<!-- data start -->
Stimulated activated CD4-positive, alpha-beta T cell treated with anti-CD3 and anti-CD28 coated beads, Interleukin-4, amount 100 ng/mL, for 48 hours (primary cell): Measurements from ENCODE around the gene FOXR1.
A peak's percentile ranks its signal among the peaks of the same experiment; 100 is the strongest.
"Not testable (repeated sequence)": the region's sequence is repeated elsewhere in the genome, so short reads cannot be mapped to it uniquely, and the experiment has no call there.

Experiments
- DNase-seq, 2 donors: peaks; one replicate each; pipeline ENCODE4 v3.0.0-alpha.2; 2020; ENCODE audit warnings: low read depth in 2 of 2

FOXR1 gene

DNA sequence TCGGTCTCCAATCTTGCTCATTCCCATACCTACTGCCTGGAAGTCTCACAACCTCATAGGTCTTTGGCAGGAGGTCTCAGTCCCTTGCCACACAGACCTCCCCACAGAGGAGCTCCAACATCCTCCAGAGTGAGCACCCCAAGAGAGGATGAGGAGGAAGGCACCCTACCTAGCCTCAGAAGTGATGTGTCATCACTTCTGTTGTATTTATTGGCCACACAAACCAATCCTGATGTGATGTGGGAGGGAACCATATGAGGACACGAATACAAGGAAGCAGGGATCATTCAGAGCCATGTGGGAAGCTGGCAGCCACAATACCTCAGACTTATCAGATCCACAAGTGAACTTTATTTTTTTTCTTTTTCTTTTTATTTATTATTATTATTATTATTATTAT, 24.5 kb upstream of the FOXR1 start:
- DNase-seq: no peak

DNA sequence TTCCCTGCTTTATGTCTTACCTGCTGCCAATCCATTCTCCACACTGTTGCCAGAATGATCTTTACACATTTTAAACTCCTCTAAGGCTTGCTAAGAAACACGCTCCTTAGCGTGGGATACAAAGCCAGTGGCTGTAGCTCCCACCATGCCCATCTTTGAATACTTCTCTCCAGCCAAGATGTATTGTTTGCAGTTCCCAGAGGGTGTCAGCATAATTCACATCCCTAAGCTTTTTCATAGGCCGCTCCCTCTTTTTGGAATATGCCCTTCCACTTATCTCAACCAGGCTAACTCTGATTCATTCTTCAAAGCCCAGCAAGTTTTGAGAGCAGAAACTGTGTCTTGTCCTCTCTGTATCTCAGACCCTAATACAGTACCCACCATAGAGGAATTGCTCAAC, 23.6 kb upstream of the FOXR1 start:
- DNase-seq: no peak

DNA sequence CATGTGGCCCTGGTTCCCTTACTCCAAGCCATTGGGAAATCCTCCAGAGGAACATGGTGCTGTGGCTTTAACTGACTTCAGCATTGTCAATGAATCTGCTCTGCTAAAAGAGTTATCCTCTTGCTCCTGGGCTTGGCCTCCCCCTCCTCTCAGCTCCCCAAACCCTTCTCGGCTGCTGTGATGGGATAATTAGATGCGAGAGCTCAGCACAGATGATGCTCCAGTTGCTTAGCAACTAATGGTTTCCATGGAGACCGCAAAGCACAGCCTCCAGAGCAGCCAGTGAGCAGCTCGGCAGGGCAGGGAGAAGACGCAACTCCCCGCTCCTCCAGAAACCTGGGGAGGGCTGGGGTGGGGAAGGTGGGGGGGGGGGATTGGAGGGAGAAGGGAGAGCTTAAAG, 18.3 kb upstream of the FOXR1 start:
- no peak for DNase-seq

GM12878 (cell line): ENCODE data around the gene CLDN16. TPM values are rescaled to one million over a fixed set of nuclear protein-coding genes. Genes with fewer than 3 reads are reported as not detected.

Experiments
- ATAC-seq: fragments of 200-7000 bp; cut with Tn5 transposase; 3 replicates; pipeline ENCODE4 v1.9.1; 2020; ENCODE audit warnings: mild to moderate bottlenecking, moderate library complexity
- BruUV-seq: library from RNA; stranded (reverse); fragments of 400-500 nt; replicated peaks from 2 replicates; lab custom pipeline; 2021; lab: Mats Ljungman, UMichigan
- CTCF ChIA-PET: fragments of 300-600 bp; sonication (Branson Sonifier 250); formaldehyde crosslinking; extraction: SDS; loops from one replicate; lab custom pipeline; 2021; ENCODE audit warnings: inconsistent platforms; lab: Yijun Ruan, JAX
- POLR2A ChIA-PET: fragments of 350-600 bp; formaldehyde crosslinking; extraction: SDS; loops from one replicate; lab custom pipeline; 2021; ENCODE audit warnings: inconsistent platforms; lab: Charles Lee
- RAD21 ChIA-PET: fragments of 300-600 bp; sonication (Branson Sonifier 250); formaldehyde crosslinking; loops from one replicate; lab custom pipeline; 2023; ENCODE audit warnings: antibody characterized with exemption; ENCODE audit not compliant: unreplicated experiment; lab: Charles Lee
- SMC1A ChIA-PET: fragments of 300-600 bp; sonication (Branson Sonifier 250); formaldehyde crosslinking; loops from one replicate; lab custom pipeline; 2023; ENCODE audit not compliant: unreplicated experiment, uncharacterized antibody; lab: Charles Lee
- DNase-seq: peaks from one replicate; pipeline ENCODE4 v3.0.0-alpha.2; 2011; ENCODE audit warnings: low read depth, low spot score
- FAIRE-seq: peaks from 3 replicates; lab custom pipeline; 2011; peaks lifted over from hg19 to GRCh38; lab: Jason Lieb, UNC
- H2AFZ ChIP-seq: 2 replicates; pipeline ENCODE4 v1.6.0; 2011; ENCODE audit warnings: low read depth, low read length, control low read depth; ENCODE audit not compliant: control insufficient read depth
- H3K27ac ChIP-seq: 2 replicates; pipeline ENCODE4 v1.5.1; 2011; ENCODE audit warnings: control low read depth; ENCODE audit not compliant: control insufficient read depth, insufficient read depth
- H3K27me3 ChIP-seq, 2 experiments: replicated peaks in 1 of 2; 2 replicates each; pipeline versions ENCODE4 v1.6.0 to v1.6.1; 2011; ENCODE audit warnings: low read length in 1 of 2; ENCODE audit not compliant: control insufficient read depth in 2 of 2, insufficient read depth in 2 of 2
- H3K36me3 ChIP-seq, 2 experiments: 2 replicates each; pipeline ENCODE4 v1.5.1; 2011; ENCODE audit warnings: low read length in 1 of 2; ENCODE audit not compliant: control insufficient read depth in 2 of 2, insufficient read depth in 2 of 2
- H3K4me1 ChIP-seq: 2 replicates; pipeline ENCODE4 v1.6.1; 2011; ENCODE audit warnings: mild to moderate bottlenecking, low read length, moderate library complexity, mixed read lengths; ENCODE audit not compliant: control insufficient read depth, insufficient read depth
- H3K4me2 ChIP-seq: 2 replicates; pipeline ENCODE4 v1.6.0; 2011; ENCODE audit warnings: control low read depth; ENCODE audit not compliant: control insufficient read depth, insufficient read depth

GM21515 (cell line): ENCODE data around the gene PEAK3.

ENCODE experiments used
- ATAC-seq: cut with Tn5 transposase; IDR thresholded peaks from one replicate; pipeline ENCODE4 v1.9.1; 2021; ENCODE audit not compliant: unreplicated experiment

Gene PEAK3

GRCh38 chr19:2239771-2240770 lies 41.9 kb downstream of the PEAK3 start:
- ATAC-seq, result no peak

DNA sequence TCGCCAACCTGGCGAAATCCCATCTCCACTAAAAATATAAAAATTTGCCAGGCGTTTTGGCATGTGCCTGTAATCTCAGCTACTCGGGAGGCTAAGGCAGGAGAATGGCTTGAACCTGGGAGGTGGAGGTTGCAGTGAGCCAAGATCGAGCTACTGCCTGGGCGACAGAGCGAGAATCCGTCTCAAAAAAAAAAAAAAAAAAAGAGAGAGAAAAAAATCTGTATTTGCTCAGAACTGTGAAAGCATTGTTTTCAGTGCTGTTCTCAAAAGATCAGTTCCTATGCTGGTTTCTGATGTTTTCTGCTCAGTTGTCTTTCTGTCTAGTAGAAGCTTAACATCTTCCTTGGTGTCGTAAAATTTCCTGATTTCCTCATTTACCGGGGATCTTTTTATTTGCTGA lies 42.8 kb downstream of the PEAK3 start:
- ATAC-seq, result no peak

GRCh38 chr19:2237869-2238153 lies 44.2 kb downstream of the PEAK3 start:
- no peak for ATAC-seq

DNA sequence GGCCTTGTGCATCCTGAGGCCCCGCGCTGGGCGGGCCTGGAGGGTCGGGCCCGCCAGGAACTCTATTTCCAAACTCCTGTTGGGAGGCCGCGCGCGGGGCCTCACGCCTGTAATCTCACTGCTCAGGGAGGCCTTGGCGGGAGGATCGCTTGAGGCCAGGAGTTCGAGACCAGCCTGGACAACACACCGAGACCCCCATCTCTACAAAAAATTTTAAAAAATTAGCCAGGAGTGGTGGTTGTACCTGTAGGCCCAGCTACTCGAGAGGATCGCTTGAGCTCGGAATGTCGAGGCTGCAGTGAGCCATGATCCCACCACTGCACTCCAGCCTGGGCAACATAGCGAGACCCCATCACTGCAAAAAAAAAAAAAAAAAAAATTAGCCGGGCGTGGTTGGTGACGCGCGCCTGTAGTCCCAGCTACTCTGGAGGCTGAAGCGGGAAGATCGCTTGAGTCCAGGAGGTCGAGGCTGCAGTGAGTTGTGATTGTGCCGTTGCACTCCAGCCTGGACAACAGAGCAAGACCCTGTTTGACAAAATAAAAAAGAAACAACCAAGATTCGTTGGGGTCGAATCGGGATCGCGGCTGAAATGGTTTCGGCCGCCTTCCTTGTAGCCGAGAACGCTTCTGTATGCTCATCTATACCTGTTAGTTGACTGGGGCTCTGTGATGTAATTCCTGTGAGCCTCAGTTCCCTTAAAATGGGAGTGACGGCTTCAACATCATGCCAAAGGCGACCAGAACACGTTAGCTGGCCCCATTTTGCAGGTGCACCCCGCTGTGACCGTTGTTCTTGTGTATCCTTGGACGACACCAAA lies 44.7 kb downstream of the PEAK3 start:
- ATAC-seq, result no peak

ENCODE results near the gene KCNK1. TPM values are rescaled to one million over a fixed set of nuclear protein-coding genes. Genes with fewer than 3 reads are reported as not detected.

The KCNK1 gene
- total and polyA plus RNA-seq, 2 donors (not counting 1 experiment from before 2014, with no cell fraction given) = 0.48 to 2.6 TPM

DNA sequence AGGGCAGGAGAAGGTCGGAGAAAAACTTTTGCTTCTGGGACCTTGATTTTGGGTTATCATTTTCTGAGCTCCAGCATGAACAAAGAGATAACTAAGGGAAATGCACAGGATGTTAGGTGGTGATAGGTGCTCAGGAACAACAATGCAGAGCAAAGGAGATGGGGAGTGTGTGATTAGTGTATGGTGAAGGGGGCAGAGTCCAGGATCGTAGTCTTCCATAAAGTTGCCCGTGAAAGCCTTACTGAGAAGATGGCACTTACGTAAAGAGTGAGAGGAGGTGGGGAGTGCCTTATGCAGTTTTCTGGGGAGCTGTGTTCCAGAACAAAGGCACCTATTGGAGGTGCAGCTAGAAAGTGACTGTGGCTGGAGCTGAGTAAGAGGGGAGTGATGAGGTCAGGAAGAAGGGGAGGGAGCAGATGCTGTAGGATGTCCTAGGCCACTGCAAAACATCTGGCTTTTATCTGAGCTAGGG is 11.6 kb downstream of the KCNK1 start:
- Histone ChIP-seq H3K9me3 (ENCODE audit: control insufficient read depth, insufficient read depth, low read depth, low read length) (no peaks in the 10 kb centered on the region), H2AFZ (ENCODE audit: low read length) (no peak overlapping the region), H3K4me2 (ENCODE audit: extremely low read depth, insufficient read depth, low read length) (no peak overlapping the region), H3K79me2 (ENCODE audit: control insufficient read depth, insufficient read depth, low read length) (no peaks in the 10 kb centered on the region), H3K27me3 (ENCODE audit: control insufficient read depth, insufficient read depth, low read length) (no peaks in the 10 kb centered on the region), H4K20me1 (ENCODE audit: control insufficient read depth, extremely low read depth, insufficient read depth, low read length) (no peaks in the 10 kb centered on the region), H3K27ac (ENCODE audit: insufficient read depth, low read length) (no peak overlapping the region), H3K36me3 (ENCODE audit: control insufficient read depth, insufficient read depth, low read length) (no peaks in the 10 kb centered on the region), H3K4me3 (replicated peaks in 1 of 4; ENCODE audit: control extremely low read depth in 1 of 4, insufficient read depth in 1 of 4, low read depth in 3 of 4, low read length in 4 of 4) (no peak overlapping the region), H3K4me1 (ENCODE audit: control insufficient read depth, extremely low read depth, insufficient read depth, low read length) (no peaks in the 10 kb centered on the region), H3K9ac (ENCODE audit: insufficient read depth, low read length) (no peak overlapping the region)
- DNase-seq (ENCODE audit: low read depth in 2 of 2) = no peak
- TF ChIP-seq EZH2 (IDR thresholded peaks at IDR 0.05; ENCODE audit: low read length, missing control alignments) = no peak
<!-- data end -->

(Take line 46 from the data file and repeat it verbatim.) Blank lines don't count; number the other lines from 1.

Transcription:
- DNase-seq (ENCODE audit: low read depth in 2 of 2) = no peak